While the crew of volunteers has put plenty of muscle into the park, they’ve had some big help from the city. Ogden leased the 46-acre parcel of land from the landowner, and in an effort to fast-track the park’s construction, the city has even provided access to city equipment like backhoes and trail cats—along with certified operators—to help transform dirt and rock into jumps, trails and features. So far, Jones said that there have been three all-out machine days, where city equipment has been put to full use.

More views of Ogden Freeride Park. Photo by Chris Weiss.

More views of Ogden Freeride Park. Photo by Chris Weiss.

More views of Ogden Freeride Park. Photo by Chris Weiss.

More views of Ogden Freeride Park. Photo by Chris Weiss.

For her part, Mother Nature created a mountain bench defined by undulating bowls, relentless rocks and boulders, and dry, low-elevation dirt that’s rideable for most of the year. The Bonneville Shoreline Trail and its spurs run directly through the area, and it is already a popular place to bike. It’s pretty much the ideal spot for a park. In fact, Ogden bikers have been using the area to build and launch illegal jumps for decades. The preexisting jumps in the area are now legit thanks to the park project.

So far, bikers will find a series of kickers, tabletops and gaps connected by tight, bermed singletrack at the top of the park, as well as a series of larger jumps in the 12th Street Jumps area.

“Right now we’re trying to get the lines developed. Features will come in later,” Jones said, “Down at the 12th Street dirt jumps, it’s going to be pretty epic.”

When all is said and done, the park will run the length of three city blocks, stringing three natural bowls together with tight, tacky trail and all kinds of features. In addition to dirt and rock, wood features like teeter-totters and ramps are part of the vision. The park will focus on progression and will have a skills section, where beginners can gain experience and confidence. Bail-outs will be built into all bigger features, giving bikers a way of maneuvering around them in case of the last-minute “Oh $#@!” moment.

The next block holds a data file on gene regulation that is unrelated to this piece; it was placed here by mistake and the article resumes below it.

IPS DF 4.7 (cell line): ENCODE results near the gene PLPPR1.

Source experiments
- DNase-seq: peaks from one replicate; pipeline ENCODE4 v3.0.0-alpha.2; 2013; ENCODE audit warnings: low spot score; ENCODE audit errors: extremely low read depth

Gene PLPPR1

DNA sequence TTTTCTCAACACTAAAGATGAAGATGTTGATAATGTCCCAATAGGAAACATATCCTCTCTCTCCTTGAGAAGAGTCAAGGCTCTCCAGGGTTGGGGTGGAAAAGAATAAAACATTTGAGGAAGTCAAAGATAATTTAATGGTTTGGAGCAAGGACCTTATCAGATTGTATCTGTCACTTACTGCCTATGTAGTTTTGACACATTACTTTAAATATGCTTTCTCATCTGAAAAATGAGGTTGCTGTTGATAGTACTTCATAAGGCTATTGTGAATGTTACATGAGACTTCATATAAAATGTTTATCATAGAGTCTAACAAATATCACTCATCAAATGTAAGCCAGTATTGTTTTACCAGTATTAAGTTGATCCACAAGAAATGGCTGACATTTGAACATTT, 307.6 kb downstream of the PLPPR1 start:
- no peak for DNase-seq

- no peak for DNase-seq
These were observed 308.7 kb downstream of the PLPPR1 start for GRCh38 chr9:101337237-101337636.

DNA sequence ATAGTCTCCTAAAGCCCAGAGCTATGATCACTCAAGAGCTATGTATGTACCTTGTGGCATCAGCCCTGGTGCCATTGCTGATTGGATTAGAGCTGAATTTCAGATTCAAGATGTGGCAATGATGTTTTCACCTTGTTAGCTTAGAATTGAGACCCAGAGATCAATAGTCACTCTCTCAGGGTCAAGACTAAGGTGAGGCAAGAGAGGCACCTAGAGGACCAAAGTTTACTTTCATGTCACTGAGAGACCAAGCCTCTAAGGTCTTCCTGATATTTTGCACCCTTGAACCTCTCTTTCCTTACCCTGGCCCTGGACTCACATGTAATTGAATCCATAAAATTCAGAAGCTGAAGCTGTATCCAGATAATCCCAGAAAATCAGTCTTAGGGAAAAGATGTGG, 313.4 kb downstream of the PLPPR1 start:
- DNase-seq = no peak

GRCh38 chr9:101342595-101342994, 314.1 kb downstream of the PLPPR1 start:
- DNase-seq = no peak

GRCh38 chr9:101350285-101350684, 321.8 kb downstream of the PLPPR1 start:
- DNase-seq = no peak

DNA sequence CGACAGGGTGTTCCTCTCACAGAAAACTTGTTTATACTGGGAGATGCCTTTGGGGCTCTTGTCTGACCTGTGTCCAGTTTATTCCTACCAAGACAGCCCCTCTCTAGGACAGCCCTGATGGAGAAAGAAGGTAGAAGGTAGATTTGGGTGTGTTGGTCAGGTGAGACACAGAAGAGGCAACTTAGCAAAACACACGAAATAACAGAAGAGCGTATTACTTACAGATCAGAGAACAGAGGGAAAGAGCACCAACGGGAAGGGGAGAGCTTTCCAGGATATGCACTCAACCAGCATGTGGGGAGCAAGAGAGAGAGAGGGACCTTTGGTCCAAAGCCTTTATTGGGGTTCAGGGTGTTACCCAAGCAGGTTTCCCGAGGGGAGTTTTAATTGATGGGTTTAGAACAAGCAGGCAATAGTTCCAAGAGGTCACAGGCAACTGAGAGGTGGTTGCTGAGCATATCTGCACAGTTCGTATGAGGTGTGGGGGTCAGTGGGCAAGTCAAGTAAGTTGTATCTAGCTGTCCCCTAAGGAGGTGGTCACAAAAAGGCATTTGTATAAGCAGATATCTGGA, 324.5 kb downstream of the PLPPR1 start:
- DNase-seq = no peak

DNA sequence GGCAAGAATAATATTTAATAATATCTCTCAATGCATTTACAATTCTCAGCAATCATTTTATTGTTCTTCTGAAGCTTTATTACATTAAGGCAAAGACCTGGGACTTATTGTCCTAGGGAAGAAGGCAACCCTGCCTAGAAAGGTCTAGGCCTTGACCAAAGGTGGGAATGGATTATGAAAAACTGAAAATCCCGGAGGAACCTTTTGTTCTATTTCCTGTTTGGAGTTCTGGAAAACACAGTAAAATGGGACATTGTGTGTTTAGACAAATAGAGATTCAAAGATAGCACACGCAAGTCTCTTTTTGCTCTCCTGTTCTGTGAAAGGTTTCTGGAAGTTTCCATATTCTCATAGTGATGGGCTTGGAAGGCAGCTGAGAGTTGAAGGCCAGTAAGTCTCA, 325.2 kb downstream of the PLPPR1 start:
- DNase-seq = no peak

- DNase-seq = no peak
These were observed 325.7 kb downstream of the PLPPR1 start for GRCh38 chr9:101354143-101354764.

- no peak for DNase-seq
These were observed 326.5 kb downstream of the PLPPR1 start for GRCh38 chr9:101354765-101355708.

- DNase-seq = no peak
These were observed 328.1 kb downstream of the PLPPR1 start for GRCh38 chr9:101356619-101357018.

Of course, the more people that get involved, the quicker the vision will be realized.

“The city’s response directly correlates to the amount of interest,” Jones said, encouraging people that are interested in helping to get after it.

People interested in volunteering can find out more about dig days via Facebook: Ogden Bikes. More than just manual labor, volunteers are an integral part in developing the park’s design and flow by way of monthly meetings.

For more specific questions and details, you can contact Jones at JoshJones [@] ogdencity.com.

If you’re not sure if freeride and dirt-jumping are for you, you’ll be able to see the action up close and personal later this year. The Gatorade Freeflow Tour will be returning to Ogden–the finals for the winter leg were held at Snowbasin—this August. The event will be held at the 12th Street Jumps on Aug. 6, so come out and see what Ogden’s freeride scene is all about.

And lest you think the freeride park is the only good thing going on in town for bikers, a 21st Street BMX track and downtown pump track are also in the works. It’s a good time to ride nubby tires in Ogden.

Chris Weiss is an Ogden-based writer who’s contributed to Bomb Snow, Colorado 365, Outdoorzy and Trails.Com. Check out his gear and outdoor news at Uncooped.Com.

About Chris Weiss